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Conference Raises HIV Awareness in Latino Community

Maritza Moulite |
October 20, 2014 | 4:49 p.m. PDT

Staff Reporter

The Wall – Las Memorias Project is an organization that serves underrepresented areas in Los Angeles by educating the public on a variety of issues including the impact of HIV/AIDS and substance abuse prevention. The group held its eighth annual conference on Latinos, faith, culture, HIV and Mental Health on Monday at the California Endowment. There were meetings about new HIV prevention methods, patient care for the uninsured and physical effects of addiction on the body.

Now in it’s twentieth year, The Wall – Las Memorias Project was created after founder Richard Zaldivar learned his close friend was diagnosed with HIV. He vowed to shed light on an issue often swept under the rug in the Latino community.

SEE ALSO: Condoms In California Prisons Could Reduce HIV And Cut Costs

“My personal accomplishment would have to be able to say that I’ve been able to appreciate everyone’s support to help me stay focused,” said Zaldivar, who is also executive director.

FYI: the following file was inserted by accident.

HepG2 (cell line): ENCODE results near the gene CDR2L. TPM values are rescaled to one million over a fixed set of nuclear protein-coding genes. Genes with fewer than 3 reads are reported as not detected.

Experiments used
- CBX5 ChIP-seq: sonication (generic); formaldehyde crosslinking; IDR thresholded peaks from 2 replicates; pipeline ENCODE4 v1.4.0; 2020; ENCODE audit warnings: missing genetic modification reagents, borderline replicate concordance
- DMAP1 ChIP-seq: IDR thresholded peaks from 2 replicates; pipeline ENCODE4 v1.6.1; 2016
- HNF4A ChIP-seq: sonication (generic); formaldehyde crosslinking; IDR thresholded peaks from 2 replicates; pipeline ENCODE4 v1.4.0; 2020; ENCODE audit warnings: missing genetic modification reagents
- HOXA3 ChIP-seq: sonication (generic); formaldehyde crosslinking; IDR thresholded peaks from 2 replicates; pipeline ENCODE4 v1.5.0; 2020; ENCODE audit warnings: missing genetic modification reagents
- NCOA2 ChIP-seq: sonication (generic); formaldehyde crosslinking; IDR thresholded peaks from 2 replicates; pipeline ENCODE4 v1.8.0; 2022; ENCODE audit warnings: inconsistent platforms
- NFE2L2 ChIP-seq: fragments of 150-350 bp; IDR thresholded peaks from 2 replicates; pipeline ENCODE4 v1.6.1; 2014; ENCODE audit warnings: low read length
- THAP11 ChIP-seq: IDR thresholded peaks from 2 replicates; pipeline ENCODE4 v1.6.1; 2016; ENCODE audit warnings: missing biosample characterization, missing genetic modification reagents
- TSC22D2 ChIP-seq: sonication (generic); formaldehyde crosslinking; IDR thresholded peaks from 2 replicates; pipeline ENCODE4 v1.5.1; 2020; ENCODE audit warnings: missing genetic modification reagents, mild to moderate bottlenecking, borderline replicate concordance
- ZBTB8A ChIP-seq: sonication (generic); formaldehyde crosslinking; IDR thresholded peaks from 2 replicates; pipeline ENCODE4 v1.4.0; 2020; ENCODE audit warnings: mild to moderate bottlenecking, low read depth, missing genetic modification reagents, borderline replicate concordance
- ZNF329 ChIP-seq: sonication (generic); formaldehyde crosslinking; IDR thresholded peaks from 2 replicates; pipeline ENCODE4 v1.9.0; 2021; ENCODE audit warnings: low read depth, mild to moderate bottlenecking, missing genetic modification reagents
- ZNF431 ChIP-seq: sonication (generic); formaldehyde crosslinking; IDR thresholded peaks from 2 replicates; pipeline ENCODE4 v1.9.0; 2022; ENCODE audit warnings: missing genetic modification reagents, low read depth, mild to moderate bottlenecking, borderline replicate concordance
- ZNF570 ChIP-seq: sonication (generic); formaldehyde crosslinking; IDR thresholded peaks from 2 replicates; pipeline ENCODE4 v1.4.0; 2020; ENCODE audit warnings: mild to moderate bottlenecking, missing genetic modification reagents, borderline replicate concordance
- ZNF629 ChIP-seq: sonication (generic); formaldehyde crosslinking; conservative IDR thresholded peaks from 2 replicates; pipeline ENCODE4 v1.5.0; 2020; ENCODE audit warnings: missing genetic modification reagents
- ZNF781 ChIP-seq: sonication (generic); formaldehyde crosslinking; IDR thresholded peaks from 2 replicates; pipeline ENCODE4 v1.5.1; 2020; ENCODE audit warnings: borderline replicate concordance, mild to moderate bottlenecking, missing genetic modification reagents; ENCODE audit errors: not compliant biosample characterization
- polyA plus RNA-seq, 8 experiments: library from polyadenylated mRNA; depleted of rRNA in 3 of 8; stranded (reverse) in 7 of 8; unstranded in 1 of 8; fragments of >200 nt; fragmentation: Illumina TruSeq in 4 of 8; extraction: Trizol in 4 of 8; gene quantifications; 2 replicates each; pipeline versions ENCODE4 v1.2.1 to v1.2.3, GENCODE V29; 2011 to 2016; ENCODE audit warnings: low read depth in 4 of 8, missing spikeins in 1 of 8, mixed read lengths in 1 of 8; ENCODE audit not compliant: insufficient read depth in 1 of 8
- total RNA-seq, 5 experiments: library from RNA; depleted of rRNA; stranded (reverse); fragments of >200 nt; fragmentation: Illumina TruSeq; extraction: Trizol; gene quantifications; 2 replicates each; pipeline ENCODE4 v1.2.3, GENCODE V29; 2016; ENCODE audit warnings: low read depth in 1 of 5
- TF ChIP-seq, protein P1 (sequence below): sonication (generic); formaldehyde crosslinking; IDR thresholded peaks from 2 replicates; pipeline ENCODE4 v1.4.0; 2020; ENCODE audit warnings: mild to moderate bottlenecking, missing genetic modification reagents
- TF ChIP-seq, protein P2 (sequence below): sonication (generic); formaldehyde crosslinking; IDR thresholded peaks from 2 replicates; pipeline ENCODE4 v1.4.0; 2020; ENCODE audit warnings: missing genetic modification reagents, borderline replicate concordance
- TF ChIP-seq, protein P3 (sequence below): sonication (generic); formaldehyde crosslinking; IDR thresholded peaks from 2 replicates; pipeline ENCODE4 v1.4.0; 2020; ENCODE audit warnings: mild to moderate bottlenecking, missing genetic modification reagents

Two decades later, TWLMP remains a pillar in Los Angeles and fights stigmas associated with different health conditions like HIV or mental illness. 

“It’s very cultural… It’s hard to pinpoint but there are different reasons,” said Tony Zuany, a conference attendee who works with Latino families. “There’s machismo, there’s tradition, there’s the church. There are generational gaps. There are a lot of reasons why there’s a stigma.”

David Flores is a community organizer for TWLMP and described the difficulty with discussing mental health like this: “The stigma is that you are asking for help—and in the Latino community, you don’t ask for help. You basically see things through however you can.”

But things are changing.

SEE ALSO: Treating HIV/AIDS in South L.A.

“The church’s faith community has evolved over the years and it’s nice to see. So using our trusted relationship, our goal is always to expand the conversations so that they incorporate mental health, substance abuse, and any other health issues that contain stigma,” said Zaldivar.

TWLMP is also behind a monument erected in Lincoln Park that shows the names of some of the numerous individuals who die from AIDS each year.  

Zaldivar hopes to see TWLMP continue to grow and incorporate even more services including a focus on addressing health issues from a social justice perspective—but is certainly happy about everything they have accomplished so far.

“I think the work that we’ve done has been extremely successful,” Zaldivar said.

 

Reach Staff Reporter Maritza Moulite here and follow her on Twitter here.  



 

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